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See Homepage. This page: Ford's rakish 2dr version of the Consul Classic 315 series.
Original transport photographs
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Ford Consul Capri 109E.

Ford Consul Capri 2dr coupe

JD kindly sent over this photograph, dating to the early 1960s (is that a 1962 tax disc in the window?). The car on show is a 2dr Consul Capri GT, which was in essence a 2dr coupe version of the Classic, with a much lower and rakishly-styled roofline. Whereas the Classic saloon had a reverse-sloped back window, not unlike that found on the Ford 105E Anglebox, the Consul Capri was fastback in shape, and alluded to a sporty nature, not something that could ever be levelled at the 4dr Classic.

As with some other cars featured in the photos that JD has sent over, this Consul Capri has received some accessories to make it stand out from the crowd. A lengthy aerial suggests that this Classic has a radio fitted, and other external goodies include two swept back wing mirrors, a clutch of Lucas lamps under the front bumper, and are those Lotus Cortina-style rims on the back?

The 109E range was launched in 1961 and shared its engine with the Classic saloon, an overhead valve unit of 1340cc. The Classic saloon had already raised a few eyebrows with its transatlantic-inspired styling, and the Capri added to this with the body modifications already mentioned. The 4dr car was already quite an expensive car to produce, with the complex pressings used in its coachwork (for example with the front wings), and the Capri just added to this. This, coupled with a mixed reception re the car's styling, meant that production didn't continue for long for either car, although it has to be said whereas the saloon looks a little odd from most angles, the Capri is a much happier looking design. In 1962 the larger Cortina engine of 1500cc was installed under the bonnet, but customer interest in the cars (known now as the 116E) was still less than amazing, and it disappeared from the showrooms the following year.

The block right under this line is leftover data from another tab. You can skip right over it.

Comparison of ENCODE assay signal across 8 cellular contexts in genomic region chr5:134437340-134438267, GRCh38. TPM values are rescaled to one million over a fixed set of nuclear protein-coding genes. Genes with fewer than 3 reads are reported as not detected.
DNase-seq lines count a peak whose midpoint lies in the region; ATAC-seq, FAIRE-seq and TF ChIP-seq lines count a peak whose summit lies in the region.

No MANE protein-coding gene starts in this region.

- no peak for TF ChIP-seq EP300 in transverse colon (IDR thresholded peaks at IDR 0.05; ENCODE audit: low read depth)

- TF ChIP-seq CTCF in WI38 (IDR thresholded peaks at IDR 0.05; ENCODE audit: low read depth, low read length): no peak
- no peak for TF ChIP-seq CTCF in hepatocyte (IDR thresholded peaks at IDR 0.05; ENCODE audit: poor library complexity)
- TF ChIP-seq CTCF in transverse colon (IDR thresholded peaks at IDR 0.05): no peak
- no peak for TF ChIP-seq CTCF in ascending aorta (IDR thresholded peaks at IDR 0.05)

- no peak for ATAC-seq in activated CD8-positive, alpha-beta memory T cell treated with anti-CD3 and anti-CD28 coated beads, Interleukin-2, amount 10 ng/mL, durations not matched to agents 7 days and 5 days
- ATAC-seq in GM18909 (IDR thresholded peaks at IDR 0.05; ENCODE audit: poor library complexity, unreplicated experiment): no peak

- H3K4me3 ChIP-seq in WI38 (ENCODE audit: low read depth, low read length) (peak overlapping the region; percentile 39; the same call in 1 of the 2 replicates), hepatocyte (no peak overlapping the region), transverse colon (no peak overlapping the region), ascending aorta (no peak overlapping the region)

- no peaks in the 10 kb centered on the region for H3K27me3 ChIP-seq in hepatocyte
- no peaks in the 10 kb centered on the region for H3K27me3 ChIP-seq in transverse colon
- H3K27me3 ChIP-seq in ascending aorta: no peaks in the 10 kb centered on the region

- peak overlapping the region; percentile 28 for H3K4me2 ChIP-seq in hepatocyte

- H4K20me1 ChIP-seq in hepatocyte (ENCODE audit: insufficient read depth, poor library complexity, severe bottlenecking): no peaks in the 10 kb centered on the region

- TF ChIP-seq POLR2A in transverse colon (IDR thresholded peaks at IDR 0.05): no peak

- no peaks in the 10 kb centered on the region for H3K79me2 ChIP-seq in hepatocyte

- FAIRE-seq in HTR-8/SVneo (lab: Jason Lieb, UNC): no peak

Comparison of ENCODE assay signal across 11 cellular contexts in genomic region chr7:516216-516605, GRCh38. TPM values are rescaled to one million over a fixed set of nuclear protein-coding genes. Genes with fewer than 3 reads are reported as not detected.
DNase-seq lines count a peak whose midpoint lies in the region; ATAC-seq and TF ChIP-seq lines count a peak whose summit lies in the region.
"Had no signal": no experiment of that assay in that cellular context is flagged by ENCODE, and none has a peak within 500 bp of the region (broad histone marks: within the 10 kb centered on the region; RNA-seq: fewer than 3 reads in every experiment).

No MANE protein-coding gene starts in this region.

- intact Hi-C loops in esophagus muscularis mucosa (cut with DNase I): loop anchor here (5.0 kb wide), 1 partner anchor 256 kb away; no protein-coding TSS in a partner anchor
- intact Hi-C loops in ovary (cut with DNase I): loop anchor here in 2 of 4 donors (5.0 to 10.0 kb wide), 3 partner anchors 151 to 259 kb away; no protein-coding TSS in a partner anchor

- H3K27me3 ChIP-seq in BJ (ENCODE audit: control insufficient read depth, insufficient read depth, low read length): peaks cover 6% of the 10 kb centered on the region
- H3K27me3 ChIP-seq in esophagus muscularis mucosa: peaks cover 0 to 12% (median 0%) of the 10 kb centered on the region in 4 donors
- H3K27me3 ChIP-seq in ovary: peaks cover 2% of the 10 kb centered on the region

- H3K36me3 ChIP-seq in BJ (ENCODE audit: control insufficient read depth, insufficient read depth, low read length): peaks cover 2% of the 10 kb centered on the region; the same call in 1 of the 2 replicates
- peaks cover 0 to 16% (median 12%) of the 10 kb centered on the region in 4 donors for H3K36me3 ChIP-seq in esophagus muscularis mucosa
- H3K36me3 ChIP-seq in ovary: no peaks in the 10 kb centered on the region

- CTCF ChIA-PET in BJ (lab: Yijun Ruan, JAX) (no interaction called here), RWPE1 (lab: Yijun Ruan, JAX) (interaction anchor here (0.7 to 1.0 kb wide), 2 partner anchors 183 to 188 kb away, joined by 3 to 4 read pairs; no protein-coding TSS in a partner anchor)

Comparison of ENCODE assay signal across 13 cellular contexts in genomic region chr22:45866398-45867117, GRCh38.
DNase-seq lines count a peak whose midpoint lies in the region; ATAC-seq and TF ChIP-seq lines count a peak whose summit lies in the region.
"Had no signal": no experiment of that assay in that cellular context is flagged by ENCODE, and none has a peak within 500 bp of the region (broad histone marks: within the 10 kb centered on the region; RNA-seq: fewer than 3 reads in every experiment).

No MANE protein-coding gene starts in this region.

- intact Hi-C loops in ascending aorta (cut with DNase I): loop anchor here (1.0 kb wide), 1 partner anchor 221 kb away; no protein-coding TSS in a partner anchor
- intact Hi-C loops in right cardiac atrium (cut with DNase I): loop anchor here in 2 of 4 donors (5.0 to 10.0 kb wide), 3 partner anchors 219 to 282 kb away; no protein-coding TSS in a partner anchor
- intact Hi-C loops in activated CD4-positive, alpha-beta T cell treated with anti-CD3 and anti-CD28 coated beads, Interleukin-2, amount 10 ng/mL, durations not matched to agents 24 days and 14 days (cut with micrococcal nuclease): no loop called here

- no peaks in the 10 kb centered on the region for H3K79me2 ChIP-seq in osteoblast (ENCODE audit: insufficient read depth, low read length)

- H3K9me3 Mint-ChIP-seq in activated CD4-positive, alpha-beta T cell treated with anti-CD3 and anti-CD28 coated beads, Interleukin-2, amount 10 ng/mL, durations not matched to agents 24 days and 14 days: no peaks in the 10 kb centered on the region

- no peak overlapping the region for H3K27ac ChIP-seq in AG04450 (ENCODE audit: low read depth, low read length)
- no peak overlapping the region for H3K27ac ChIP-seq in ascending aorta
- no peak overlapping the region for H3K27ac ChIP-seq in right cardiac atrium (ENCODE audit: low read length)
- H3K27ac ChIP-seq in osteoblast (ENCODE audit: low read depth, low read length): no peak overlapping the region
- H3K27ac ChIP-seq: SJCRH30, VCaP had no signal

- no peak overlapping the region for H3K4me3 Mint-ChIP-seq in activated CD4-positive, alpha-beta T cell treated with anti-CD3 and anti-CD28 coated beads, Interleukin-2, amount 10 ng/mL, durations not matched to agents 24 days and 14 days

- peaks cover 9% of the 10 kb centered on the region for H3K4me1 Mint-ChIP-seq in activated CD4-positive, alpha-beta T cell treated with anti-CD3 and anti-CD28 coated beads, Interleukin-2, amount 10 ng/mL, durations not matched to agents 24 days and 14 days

Consul Capris are now usually seen at shows only, those used in the daily commute have as a rule already shuffled off into the murky depths of the scrapyard. Tinworm, and low production numbers, have ensured that survivors are quite rare now, with numbers split between restored roadworthy examples, and those that survive by the skin of their overriders, either to be restored one day, or else provide parts to those that still run. The rarest version of all must be Hooper-modified Consul Capri - I don't think I've ever seen one in the metal. If you are running or restoring a Capri, don't forget the free ads section at oldclassiccar - there is a page for the Consul Capri here.

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